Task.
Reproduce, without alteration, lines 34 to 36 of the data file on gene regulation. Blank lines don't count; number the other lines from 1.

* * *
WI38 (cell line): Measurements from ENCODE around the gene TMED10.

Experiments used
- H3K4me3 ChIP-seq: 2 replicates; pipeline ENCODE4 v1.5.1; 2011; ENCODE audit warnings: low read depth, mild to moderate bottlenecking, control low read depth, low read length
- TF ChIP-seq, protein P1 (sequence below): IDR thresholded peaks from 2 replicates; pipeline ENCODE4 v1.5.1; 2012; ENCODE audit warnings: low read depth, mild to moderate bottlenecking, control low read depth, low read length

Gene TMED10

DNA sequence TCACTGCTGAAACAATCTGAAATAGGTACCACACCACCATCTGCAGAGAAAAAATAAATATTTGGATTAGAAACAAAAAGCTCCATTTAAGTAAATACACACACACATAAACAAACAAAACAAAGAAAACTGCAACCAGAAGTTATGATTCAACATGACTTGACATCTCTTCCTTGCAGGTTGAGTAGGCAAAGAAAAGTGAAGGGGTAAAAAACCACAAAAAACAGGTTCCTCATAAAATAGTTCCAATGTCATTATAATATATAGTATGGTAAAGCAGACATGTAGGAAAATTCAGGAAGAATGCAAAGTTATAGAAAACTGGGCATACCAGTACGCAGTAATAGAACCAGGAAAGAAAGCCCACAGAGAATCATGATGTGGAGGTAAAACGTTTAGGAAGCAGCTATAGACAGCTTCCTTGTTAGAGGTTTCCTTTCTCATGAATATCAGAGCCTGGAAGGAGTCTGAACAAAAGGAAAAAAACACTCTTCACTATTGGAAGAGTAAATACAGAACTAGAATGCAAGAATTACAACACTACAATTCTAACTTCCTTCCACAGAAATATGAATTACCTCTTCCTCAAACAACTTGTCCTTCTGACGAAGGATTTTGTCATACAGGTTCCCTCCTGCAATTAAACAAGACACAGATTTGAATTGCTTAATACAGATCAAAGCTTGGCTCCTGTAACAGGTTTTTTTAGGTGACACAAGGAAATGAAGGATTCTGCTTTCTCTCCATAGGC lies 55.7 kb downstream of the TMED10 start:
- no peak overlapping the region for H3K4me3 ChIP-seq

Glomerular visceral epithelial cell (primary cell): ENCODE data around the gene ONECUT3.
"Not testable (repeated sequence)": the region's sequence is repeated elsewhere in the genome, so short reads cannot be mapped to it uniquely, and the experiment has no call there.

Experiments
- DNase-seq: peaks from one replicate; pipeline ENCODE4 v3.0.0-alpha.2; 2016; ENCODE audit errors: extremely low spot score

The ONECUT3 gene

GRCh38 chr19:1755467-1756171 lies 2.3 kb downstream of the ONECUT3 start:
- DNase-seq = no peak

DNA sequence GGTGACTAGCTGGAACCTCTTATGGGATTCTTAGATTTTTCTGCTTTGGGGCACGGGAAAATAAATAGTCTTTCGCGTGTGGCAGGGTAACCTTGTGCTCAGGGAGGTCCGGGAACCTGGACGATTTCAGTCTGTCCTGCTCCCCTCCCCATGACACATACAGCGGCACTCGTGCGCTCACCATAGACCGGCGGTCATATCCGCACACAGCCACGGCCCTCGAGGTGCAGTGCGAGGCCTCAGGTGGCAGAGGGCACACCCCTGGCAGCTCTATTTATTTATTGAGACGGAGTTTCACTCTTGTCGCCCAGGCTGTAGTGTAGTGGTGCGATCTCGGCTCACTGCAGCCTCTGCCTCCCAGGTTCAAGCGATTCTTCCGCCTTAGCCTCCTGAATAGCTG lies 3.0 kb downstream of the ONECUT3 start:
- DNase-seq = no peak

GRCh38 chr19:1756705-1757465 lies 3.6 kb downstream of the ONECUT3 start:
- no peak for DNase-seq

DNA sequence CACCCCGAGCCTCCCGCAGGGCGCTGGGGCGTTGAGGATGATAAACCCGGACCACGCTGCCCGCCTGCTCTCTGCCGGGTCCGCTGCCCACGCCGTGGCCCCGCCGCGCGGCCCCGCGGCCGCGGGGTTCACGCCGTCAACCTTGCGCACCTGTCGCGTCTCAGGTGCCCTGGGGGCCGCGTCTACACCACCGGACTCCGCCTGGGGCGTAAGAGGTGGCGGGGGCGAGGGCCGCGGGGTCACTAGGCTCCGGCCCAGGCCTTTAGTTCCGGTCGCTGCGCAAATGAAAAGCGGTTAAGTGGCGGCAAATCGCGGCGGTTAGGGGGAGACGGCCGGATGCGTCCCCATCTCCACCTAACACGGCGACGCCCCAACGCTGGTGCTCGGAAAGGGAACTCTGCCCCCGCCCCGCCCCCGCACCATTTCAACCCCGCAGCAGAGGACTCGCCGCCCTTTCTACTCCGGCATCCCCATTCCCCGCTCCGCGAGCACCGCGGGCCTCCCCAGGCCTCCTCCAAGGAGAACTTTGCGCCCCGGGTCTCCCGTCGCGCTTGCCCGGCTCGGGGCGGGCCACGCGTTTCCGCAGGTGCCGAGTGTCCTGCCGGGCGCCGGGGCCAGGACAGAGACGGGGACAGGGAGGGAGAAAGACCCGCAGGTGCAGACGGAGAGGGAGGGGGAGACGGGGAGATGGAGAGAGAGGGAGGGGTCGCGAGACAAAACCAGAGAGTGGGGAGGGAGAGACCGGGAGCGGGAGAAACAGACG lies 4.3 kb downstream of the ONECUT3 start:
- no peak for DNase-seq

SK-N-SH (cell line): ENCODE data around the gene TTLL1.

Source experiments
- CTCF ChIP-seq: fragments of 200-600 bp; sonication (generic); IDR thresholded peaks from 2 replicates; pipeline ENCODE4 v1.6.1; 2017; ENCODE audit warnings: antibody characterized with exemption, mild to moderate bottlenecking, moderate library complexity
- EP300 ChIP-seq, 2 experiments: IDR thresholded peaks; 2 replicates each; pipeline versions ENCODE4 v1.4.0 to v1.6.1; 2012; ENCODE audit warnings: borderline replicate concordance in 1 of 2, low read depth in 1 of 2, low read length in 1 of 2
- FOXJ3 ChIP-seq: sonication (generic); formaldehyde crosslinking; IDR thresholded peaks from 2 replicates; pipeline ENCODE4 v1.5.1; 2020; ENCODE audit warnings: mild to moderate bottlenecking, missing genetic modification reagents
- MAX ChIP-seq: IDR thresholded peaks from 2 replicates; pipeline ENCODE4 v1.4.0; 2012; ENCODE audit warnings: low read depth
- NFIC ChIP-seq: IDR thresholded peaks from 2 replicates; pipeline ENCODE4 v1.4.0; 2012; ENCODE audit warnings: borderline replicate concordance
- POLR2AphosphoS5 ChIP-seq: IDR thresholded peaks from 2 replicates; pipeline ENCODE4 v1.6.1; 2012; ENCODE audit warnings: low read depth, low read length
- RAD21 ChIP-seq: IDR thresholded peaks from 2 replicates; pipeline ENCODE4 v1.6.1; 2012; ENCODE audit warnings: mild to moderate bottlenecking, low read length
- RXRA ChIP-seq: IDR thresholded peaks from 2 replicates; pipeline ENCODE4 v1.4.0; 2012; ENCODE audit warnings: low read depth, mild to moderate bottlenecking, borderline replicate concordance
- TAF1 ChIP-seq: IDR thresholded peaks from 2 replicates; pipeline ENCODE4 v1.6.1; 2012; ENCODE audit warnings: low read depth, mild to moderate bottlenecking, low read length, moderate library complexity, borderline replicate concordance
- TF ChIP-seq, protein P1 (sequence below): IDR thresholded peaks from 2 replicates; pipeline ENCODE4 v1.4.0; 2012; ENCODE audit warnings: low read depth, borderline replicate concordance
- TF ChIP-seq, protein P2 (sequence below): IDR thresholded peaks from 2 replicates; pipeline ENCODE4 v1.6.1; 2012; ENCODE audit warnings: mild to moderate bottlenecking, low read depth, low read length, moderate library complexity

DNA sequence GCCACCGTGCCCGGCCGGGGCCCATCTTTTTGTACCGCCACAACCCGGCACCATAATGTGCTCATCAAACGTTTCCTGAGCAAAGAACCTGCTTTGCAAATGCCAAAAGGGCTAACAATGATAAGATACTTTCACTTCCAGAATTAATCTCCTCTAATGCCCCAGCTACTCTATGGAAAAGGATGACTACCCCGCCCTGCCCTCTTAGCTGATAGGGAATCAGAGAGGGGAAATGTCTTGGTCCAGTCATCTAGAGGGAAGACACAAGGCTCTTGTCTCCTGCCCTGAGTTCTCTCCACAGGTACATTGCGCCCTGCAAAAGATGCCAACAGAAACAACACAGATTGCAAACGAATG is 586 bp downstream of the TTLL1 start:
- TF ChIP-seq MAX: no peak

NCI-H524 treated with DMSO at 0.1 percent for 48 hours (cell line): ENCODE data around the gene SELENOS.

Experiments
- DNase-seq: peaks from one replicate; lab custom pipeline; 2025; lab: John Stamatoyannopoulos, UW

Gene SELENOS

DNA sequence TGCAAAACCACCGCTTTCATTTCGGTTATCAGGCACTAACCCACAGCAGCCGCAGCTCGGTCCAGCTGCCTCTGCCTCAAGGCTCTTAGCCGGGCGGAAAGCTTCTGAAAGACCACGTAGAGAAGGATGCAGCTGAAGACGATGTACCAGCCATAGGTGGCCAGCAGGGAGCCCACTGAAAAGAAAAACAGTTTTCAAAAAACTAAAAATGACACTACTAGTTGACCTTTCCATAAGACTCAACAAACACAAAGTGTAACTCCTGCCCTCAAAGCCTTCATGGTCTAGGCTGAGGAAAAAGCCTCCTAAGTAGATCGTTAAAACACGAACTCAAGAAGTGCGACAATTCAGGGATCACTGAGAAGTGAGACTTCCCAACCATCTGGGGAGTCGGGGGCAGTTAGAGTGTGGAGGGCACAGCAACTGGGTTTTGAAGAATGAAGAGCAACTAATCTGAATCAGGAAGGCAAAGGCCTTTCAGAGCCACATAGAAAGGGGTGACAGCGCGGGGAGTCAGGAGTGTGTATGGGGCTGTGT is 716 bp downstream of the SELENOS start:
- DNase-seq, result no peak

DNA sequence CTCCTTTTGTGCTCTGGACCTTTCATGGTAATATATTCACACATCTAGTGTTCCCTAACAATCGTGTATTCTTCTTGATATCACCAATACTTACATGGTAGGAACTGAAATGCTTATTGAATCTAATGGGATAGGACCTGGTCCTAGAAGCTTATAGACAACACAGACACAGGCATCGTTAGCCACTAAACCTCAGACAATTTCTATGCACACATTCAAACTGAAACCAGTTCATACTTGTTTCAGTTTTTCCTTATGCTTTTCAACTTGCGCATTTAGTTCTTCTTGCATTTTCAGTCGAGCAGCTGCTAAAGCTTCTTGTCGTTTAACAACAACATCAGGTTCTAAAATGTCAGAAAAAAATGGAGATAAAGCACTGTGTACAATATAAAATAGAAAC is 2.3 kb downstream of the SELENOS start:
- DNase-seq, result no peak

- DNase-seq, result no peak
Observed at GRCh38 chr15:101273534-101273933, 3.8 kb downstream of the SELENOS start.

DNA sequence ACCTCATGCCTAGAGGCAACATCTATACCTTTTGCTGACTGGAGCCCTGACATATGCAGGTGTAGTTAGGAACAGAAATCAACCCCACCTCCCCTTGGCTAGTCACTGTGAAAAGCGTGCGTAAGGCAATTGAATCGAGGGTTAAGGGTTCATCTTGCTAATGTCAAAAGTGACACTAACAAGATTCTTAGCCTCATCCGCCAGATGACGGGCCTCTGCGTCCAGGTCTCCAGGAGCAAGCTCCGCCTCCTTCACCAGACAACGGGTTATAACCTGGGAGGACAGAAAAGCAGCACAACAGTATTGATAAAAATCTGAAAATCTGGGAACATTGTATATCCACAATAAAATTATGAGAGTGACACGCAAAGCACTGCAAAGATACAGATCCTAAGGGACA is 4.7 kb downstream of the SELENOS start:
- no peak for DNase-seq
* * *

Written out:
DNA sequence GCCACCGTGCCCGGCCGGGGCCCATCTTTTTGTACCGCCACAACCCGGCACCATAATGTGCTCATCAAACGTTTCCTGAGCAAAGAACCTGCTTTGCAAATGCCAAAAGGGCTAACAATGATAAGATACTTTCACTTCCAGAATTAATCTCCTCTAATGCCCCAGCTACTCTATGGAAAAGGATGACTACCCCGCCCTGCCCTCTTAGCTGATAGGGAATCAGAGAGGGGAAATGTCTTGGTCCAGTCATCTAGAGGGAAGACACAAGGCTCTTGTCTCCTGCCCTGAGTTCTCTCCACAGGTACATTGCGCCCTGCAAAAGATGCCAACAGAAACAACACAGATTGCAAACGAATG is 586 bp downstream of the TTLL1 start:
- TF ChIP-seq MAX: no peak

NCI-H524 treated with DMSO at 0.1 percent for 48 hours (cell line): ENCODE data around the gene SELENOS.